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Speculations about Harry Potter and the Methods of Rationality

It’s really very good, especially if you’ve read the originals, but even I think if you haven’t. Here

Now, my speculations: which are mostly not about the characters themselves, but about the world.

1. That whole business about magic draining out of the world just isn’t true. Instead it’s waiting to be revealed as an example of how bad we all are at assessing noisy systems (like, for instance, ecological change). I think this because: Harry accepted the idea from Malfoy as an a priori assumption; the total dataset for assessing loss of magic is nugatory; the argument in favour of loss of magic is “we can’t do what Merlin did and we can’t do stuff the founders of Hogwarts did,” which commits the fallacy of equating the high points of all time in a noisy system with the current moment, and/or discounting teamwork.

2. Harry’s idea, that magic came originally from Atlantis or similar, and that there’s some antediluvian technological source for it, will be shown to be false. Partly because it’s built on his false assumption above, partly because sinking status* systems suck, but are useful for maintaining rigid hierarchies based on lineage (note that the Malfoys are devotees of this worldview) and partly because it is established early on that people are still making up new magics. But mostly because magic phrases are mostly dog Latin, which suggests they were dreamed up some time after the fall of Rome, which would be a really cool moment for the fall of Atlantis but would likely break suspension of disbelief, unless some equally cool conspiracy theory could be concocted for how it might not have leaked into all our ancient literature.

3. At some stage there will be a vindication of Dumbledore, and some sort of idea of wisdom will creep into the narrative that is not merely a sophisticated modeling of probable outcomes. I have no real evidence to support this, except that every other author ever seems to have pulled this move at some point, and Dumbledore as a character cries out for it: if there is nothing non-computable to wisdom, there is no need for this enjoyable character.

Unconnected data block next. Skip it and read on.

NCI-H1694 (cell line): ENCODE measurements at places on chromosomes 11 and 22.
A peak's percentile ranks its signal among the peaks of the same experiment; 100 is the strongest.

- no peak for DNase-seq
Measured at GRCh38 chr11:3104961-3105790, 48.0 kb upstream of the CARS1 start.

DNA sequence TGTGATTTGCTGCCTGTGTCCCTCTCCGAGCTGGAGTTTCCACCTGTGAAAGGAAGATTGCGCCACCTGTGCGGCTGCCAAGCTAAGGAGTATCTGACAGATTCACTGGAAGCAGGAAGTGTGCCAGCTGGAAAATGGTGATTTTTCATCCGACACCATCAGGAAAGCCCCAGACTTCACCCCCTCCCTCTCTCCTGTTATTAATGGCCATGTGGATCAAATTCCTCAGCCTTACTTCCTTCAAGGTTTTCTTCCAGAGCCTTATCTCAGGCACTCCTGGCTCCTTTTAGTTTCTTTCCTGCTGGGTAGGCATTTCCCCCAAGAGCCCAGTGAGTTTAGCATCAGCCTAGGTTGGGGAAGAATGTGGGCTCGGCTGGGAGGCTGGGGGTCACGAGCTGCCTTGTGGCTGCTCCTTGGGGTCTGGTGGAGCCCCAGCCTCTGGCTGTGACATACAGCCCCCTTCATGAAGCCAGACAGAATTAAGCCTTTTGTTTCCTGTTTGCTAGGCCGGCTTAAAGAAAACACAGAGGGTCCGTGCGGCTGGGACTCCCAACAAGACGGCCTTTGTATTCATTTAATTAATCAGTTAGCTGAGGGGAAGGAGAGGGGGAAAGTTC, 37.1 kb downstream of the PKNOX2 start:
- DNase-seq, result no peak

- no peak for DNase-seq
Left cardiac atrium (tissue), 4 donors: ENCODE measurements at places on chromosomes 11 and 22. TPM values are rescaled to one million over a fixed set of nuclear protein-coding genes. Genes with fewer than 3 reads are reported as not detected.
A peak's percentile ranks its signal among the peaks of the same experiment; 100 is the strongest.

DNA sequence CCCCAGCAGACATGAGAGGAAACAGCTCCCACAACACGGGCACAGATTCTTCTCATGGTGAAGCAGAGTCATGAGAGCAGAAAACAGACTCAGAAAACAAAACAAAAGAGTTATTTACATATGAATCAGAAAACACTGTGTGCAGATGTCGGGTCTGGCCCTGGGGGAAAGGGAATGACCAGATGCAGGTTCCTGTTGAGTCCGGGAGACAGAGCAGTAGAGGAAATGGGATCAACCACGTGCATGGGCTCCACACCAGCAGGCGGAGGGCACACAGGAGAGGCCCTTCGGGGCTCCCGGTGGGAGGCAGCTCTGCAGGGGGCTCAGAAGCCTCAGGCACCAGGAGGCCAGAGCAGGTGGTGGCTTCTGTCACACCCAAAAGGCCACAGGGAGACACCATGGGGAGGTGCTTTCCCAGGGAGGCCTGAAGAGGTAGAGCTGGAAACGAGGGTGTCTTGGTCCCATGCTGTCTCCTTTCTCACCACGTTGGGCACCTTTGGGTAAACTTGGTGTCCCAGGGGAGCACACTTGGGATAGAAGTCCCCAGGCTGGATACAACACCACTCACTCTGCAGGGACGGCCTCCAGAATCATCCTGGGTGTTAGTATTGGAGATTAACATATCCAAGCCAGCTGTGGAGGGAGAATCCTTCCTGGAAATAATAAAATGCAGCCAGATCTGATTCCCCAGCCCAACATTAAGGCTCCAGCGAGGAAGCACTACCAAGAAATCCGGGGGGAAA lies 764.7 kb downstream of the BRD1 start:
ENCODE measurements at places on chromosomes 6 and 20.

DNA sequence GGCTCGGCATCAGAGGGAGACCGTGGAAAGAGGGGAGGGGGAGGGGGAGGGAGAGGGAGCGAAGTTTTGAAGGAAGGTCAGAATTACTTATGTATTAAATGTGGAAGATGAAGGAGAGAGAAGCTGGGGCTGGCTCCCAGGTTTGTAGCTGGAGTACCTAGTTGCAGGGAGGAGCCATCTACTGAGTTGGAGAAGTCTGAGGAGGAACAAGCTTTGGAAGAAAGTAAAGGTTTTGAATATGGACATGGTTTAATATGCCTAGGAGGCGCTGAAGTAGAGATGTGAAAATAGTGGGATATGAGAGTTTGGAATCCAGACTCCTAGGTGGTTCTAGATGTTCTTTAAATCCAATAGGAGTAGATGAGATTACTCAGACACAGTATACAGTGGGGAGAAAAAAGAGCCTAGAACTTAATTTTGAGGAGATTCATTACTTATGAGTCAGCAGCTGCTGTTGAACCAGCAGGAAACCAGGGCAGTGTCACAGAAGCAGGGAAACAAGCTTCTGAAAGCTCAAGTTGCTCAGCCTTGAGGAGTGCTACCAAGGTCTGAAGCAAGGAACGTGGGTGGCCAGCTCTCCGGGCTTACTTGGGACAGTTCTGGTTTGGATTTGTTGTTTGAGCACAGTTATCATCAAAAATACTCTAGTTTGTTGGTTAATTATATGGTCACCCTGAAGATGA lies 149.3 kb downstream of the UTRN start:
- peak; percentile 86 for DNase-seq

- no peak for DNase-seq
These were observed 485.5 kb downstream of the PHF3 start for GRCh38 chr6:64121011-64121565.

4. If the political debate of the last couple of chapters is resolved in the narrative in any way (if harry becomes powerful in the wizarding world or makes some rational decision to eschew political power, for instance) the resolution will be anti-paternalistic, and probably either anarchistic or libertarian – at least superficially. Non-violent political action aimed at reform will be valorized (I’m not sure if that non-violence will extend to dementors and/or Death Eaters, BTW). The extreme difficulty of pulling this off after so many homilies on human nature makes me sceptical of any such resolution happening, however. Azkaban will probably be demolished, if only because it’s a wish that I don’t think our author can leave unfulfilled.

5. OK fine, character time: Bellatrix was rescued at least partly for the reason Dumbledore fears. Quirrell is not Voldemort, neither does he channel/carry Voldemort in any supernatural sense, but Voldemort is somehow working through him, perhaps simply by persuasion or manipulation. Malfoy will at some point prove a more rigourous scientist than Harry and will reject Voldemortism, possibly to his doom in classic antiheroic fashion. Unless it is revealed that the image we have all received of Voldemort has been a massive distortion all along and he’s either being evil to battle some further evil or merely a scapegoat for other, better-entrenched political players. Somehow the ways in which the canon HP series is haunted by WW2 will be explicitly explored.

* I am frankly astounded that a pervasive anthropological concept like “sinking status system” does not have its own Wikipedia page. How can this be? Oliver Wolters likewise languishes in wiki-obscurity, and is rather misleadingly identified as a historian. At least John Furnivall is not entirely missing, although I’d call his article a “stub.” For the curious, sinking status systems are common among “traditional” societies across SE Asia. Under them, a polity is imagined to have declined from some past, better state. This decline is measured in generations or similar of removal from that better time (often these generations are imagined as lineages – people on the direct line of succession are said to have declined less than people removed from that line). Very often, the origin of the polity is said to be elsewhere: decline began when the polity split off from the progenitor group and has continued without hope of improvement ever since. Where there is hope of a restoration of grandeur, it lies with those closest to the least-declined lineage or, even more typically, with some secret scion of the least-declined line, unsuspected by the powerful, who holds the true kernel of prowess.

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